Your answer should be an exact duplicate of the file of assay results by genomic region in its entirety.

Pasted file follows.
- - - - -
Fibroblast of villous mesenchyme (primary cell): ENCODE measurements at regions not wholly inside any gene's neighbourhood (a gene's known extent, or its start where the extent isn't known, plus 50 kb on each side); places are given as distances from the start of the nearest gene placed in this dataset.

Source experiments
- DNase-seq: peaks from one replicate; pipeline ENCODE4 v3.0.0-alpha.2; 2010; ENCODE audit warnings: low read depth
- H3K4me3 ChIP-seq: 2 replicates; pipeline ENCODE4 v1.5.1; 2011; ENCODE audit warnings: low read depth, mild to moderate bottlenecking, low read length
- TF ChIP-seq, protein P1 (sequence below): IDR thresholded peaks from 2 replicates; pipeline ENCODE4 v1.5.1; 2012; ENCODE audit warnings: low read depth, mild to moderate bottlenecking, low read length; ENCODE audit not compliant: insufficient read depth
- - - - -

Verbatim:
Fibroblast of villous mesenchyme (primary cell): ENCODE measurements at regions not wholly inside any gene's neighbourhood (a gene's known extent, or its start where the extent isn't known, plus 50 kb on each side); places are given as distances from the start of the nearest gene placed in this dataset.

Source experiments
- DNase-seq: peaks from one replicate; pipeline ENCODE4 v3.0.0-alpha.2; 2010; ENCODE audit warnings: low read depth
- H3K4me3 ChIP-seq: 2 replicates; pipeline ENCODE4 v1.5.1; 2011; ENCODE audit warnings: low read depth, mild to moderate bottlenecking, low read length
- TF ChIP-seq, protein P1 (sequence below): IDR thresholded peaks from 2 replicates; pipeline ENCODE4 v1.5.1; 2012; ENCODE audit warnings: low read depth, mild to moderate bottlenecking, low read length; ENCODE audit not compliant: insufficient read depth